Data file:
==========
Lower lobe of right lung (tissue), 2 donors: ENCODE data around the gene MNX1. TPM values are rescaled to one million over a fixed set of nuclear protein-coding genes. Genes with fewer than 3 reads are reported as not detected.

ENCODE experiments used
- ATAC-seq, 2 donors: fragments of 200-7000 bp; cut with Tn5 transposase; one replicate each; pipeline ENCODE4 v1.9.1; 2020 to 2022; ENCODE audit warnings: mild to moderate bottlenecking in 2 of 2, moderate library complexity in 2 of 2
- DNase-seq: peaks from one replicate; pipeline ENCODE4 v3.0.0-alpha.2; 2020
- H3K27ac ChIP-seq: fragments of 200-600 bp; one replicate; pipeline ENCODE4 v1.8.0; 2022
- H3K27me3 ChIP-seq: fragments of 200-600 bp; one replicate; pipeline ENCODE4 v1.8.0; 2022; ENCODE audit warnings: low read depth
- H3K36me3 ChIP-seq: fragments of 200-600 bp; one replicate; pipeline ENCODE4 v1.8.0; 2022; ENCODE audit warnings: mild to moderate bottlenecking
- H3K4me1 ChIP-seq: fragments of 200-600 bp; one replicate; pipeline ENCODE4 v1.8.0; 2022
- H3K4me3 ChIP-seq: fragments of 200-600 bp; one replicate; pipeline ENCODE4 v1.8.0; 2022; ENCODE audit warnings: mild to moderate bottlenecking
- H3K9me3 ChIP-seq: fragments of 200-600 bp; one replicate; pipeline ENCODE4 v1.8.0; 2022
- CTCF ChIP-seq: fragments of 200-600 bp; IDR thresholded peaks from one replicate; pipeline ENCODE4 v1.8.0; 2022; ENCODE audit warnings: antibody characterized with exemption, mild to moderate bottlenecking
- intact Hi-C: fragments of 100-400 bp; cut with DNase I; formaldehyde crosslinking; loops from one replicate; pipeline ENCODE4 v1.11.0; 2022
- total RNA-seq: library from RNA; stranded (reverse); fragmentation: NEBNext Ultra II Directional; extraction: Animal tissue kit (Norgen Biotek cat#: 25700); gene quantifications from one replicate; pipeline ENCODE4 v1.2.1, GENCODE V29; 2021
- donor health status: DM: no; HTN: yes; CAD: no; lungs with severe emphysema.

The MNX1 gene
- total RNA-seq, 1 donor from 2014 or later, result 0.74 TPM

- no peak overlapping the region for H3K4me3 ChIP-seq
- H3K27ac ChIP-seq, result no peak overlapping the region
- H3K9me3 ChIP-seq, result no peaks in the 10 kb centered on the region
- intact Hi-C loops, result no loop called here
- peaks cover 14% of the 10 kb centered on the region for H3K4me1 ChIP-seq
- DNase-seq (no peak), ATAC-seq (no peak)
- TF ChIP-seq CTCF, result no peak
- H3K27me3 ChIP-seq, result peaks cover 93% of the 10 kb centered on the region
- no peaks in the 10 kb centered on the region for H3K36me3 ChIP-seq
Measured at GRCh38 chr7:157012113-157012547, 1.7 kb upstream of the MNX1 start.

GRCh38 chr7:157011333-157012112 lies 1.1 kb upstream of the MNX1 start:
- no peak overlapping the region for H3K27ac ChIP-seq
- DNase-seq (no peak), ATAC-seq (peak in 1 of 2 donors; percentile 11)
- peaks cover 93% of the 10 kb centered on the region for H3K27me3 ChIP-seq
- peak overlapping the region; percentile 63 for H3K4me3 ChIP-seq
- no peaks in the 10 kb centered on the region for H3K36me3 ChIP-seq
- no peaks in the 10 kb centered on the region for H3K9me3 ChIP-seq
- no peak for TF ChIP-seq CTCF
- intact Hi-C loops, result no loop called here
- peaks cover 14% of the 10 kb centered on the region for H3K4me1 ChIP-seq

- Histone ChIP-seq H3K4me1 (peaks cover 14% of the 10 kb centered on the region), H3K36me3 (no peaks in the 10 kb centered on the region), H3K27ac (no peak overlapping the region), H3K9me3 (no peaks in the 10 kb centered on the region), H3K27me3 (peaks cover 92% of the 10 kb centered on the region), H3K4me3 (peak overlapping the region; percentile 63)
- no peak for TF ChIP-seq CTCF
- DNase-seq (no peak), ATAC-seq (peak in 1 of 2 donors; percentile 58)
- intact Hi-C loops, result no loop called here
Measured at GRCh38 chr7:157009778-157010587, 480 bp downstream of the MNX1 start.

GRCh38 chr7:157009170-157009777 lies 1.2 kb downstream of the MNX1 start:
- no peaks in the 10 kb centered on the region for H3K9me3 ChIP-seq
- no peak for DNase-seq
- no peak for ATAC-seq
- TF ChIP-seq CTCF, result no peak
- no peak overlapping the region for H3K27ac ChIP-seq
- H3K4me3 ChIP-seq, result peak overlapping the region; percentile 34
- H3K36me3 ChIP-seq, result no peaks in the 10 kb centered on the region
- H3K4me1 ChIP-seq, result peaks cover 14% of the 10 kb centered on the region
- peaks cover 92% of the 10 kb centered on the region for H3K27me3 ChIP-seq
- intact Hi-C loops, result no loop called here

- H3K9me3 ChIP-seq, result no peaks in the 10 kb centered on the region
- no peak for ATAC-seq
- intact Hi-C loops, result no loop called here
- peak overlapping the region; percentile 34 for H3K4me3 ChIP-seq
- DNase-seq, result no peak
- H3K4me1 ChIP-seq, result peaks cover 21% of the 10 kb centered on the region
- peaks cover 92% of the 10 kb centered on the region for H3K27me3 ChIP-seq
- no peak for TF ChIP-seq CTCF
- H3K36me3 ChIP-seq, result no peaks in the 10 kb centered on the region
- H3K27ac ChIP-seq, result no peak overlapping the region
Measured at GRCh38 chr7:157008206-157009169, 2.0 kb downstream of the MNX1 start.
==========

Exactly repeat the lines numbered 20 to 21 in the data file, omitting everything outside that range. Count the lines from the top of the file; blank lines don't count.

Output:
- intact Hi-C loops, result no loop called here
- peaks cover 14% of the 10 kb centered on the region for H3K4me1 ChIP-seq